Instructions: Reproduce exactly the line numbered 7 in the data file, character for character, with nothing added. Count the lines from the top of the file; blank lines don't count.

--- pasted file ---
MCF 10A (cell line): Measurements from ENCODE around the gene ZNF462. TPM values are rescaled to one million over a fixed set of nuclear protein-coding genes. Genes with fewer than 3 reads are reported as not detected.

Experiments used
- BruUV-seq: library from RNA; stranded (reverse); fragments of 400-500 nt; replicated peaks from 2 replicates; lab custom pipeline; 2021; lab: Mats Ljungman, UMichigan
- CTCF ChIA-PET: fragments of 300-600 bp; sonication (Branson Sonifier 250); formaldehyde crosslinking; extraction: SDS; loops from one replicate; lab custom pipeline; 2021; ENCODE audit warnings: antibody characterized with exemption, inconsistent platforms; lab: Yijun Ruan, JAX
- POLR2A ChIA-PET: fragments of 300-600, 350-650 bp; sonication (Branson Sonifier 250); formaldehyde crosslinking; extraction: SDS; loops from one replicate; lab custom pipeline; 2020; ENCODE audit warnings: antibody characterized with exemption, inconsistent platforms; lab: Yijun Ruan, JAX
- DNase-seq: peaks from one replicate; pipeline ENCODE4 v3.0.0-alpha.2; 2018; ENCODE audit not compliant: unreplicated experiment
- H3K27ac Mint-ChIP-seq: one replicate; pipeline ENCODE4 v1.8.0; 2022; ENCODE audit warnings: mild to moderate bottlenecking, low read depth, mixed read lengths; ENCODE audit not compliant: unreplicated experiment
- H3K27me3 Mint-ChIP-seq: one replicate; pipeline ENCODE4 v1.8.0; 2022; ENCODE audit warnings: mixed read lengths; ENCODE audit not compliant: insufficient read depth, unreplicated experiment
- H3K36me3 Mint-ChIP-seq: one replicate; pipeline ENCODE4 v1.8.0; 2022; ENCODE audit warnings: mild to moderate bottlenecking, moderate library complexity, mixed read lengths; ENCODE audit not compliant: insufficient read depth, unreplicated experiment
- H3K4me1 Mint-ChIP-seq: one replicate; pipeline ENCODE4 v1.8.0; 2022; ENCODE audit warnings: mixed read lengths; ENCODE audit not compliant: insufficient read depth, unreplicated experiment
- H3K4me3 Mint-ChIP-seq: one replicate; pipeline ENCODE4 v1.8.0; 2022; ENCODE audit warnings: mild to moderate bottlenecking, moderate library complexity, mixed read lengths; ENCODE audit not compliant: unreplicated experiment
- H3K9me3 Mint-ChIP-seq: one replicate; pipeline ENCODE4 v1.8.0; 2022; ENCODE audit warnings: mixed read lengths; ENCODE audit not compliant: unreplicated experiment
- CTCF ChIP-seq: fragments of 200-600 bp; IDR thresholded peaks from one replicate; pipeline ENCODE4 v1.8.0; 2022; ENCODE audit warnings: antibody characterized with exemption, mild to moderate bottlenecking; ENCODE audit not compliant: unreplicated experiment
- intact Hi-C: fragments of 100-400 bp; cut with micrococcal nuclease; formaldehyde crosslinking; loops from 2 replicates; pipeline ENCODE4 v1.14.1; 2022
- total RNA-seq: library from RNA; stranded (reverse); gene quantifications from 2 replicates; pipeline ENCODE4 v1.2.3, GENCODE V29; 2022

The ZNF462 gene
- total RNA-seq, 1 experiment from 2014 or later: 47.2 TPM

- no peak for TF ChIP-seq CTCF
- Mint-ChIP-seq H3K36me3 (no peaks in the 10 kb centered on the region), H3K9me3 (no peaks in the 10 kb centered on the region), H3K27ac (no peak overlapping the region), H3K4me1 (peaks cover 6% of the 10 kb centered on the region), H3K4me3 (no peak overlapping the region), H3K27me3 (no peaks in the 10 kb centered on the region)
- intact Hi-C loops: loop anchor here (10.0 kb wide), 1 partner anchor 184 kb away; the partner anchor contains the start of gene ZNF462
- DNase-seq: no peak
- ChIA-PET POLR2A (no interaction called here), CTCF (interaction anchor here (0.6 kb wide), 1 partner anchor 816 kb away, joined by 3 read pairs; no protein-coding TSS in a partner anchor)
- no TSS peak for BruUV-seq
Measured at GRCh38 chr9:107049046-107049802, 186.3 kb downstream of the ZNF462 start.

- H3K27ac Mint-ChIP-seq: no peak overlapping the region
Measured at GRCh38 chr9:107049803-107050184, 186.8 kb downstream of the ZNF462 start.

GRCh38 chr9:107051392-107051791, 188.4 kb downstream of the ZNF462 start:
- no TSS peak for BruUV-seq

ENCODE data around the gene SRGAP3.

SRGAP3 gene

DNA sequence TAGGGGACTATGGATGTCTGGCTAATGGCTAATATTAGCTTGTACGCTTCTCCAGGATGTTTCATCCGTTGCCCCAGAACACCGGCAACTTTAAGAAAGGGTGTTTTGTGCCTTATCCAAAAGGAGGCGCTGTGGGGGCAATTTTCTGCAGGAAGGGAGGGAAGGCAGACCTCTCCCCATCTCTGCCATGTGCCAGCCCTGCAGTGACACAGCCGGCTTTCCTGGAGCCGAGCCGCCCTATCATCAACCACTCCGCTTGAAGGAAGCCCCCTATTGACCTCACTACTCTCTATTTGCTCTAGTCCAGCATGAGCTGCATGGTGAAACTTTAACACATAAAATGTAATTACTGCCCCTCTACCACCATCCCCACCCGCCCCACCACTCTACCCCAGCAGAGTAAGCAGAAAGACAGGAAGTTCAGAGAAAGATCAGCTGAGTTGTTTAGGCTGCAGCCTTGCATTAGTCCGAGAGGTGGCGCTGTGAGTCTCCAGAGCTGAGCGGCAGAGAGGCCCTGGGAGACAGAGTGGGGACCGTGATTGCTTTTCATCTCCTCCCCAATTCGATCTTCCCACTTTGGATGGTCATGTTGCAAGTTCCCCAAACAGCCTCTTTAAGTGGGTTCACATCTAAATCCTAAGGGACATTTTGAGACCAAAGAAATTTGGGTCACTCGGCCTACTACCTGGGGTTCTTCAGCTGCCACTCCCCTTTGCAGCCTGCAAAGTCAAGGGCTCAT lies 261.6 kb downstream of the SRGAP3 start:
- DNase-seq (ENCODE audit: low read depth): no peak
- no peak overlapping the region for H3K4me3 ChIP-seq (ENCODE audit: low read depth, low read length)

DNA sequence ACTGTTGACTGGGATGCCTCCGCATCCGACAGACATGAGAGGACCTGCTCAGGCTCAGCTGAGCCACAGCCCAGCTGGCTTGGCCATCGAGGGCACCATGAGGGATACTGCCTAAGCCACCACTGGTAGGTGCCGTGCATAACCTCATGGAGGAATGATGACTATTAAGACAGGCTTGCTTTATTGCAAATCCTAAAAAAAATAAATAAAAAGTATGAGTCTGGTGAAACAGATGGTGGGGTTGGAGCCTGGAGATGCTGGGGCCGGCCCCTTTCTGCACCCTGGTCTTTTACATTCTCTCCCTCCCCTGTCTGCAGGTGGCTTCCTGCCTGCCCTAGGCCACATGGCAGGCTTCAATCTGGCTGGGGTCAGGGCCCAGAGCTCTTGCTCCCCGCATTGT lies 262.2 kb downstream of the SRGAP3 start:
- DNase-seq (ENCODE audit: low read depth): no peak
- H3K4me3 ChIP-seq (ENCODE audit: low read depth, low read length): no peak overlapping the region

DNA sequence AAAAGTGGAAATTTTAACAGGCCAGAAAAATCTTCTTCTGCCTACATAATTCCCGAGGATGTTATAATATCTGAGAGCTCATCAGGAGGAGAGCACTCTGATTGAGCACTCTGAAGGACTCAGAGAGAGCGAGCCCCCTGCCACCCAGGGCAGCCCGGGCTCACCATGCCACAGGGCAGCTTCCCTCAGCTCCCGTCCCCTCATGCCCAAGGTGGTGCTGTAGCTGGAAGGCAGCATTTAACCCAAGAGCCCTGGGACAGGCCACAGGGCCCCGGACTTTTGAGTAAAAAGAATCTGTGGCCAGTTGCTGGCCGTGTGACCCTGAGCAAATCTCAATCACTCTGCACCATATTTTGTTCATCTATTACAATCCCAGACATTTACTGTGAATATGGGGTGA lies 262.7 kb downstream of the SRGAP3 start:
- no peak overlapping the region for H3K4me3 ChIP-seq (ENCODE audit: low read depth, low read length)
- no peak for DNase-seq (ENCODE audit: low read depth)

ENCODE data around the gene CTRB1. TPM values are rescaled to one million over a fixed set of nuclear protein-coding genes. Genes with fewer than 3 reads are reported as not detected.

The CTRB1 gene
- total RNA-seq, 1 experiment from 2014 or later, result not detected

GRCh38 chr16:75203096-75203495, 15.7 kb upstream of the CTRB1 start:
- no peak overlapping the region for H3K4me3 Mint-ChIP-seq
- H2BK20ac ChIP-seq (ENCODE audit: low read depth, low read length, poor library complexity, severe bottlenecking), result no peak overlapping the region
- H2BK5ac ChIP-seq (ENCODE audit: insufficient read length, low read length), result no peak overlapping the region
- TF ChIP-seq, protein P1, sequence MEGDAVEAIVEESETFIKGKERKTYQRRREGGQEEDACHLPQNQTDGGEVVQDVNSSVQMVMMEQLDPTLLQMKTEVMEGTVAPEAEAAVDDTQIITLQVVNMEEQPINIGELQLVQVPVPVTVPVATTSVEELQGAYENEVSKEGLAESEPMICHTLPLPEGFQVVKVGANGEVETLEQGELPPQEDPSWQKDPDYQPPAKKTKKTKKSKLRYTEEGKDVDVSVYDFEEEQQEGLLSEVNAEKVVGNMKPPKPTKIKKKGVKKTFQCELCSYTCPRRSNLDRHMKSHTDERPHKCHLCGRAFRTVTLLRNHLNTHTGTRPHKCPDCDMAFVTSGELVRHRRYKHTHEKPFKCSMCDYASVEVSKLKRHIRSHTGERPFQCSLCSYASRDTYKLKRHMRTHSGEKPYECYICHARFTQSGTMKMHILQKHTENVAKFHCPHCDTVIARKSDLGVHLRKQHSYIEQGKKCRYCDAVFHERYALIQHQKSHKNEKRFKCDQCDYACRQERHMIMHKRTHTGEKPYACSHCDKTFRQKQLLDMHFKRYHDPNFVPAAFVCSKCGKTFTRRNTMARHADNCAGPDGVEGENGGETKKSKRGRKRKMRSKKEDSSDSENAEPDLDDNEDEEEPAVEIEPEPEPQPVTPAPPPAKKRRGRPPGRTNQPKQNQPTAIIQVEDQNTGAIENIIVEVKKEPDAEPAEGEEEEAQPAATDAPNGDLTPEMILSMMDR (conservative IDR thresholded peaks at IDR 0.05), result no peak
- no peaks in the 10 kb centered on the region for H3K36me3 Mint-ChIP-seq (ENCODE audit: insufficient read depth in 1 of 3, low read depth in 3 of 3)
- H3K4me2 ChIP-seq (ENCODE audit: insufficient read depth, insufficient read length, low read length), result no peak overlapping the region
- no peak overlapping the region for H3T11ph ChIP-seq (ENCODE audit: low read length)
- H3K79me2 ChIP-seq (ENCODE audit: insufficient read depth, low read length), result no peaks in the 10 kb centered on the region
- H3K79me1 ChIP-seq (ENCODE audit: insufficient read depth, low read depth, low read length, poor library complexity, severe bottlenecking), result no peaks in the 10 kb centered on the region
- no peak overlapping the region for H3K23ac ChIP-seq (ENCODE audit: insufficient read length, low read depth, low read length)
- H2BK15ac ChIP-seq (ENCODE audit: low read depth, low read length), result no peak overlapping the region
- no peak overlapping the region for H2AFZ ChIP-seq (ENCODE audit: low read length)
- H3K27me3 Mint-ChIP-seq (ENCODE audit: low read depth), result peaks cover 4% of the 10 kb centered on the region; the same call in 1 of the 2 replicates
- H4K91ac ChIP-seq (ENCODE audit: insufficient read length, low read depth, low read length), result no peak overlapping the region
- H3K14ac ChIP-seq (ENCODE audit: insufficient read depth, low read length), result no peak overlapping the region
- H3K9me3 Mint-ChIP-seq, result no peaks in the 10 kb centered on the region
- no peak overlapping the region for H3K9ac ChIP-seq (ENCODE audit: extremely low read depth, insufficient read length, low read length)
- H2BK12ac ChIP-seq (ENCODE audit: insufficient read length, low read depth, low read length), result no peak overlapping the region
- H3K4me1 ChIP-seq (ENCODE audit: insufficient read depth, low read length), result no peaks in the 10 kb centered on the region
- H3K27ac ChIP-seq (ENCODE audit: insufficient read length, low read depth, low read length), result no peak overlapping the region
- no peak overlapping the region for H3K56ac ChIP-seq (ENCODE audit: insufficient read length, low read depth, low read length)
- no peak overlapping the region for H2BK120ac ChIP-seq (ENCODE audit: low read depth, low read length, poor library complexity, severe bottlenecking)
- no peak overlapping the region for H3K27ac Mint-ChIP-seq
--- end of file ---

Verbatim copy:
- H3K27ac Mint-ChIP-seq: one replicate; pipeline ENCODE4 v1.8.0; 2022; ENCODE audit warnings: mild to moderate bottlenecking, low read depth, mixed read lengths; ENCODE audit not compliant: unreplicated experiment